I don’t have a catchy hashtag or title for this reading challenge, but feel free to tag me in your posts (same username on Twitter, too).

If you have any questions, please drop them in the comments below and I will answer. My next few posts (after my lists) will be catching up on my backlog of reviews, but I am taking more detailed notes on the books I’ve earmarked for this challenge, and I’ve already started one of them.

I know this is a small effort, and that is intentional. I want us to be more aware of ourselves and the people around us, and that is not something that happens at the drop of a hat. It means re-training your brain and your senses. Just this morning I saw a Twitter thread (by a black woman) about preventing burnout, as most white people are not trained to think about race every second of every day the way people of color are. This of this as a Couch to 5K for increasing your racial awareness. I’m also sure there are or will be similar reading challenges in the near future. If this one doesn’t appeal to you, maybe take part in one of those?

I hope you’ll join me in making small steps for change.

*I have this split into two lists for a few reasons, but I thought I would mention the most practical one up front: a lot of books by Black authors are hard to get a hold of at the moment if you are a person who relies on libraries like me. So feel free to start with other marginalizations and circle back to the Black authors as they become available. I think I went through 15 books on my list before I found one my library had available, and the King County Library System is not small. Readers in more rural areas may have more difficulty and I want this to be as accessible and as educational as possible.

**Try to make these books that you actually want to read, not just stuff you’re forcing yourself to read for the sake of education. I relate most to YA, so I’ve put a lot of that on my list. Don’t know where to start? Here are some lists I pulled from to help me find my titles:
Goodreads: Books by Black Authors
Goodreads: Multicultural Children’s Lit
Goodreads: Black Speculative Fiction
Goodreads: Masterlist of Black YA Writers
Oprah: 43 Books by Black Authors to Read in Your Lifetime
Penguin Random House: 25 Books by Contemporary Black Authors


Ug. I feel so bad for ignoring this blog for so long. I swear, it is not intentional.

The fact of the matter is, I don’t have time to manage 2 blogs and my Patreon since I started my new job. Two of the three drive sales for my books and add to my income; I have to focus on them out of survival.

I’ve also been in a reading slump since January. I’m starting to get over it, and have finished a couple of audiobooks recently, but I don’t know when I’ll get a chance to write the reviews.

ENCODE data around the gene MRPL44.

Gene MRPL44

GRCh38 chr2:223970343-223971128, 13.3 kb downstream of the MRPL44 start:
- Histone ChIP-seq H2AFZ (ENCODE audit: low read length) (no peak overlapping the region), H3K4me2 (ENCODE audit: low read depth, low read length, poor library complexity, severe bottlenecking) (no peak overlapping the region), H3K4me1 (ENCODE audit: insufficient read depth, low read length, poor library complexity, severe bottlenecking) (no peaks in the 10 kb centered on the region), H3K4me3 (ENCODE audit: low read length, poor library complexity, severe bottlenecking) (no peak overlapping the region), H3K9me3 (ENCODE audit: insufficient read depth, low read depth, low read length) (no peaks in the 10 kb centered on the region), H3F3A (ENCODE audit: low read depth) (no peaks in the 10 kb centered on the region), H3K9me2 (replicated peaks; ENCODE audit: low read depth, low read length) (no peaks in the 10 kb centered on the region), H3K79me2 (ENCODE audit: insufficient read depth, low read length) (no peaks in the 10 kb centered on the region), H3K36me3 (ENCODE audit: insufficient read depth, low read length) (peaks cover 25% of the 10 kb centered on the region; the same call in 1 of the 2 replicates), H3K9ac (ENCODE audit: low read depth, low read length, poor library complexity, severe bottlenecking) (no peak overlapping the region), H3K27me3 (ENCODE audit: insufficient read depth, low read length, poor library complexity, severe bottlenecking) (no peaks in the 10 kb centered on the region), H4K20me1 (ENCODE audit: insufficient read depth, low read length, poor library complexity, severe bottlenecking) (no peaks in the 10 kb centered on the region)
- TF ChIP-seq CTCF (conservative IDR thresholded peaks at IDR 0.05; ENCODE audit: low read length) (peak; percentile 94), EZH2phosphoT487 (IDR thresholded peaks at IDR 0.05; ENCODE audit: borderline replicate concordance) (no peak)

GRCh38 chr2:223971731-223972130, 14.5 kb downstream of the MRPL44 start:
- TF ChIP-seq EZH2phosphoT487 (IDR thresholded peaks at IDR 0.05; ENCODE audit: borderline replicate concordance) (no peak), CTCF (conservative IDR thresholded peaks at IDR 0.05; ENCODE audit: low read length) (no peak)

I haven’t forgotten about the Library, and I do want to get back to it. But it’s going to be on a much more sporadic schedule than I’d like.

In the mean time, let me leave you with the books on my TBR I’m most looking forward to reading this year. Yes, I am behind:

A Curious History of Sex by Kate Lister

The Deathless Divide by Justina Ireland

Before the Devil Breaks You by Libba Bray

A Tyranny of Petticoats by Jessica Spotswood

The Hogfather by Terry Pratchett

NeuroTribes by Steve Silberman

What are you looking forward to? Have you already gotten your hands on your most anticipated book of the year?


Books I DNFed

As I wrap up my first ever reading journal, I thought it might be interesting to go through the books I set out to read and then didn’t finish.

Twenties Girl

As much as I loved Finding Audrey, I couldn’t stand this book. I hated the main character,  hated her friends, hated the ghost of her grandmother, found the 2nd hand embarrassment so intense I kept having to put it down, and finally drew the line when Lara started lying to the cops. I stopped listening to the audiobook about 25% of the way in.

Falling Kingdoms

I could not keep track of this story. It jumps between so many different characters and places so fast that I couldn’t keep up or get any of the straight. I might have done a little better with a physical book (provided the book included a map), but when a huge political infodump happened I was just so lost I put it down. I also really disliked the narrator for the audiobook. The story seemed to be set in a pseudo-historical version of Italy, but he gave everyone fake English accents. I didn’t like any of the characters. There was a chapter where literally NOTHING happened. And then we get to the boy who is in love with his sister. But it’s okay! She’s not really his sister! Except he doesn’t know that!

Nope. Hard pass.

90 Church

This one I actually did a review for before I decided to stop reviewing DNFs.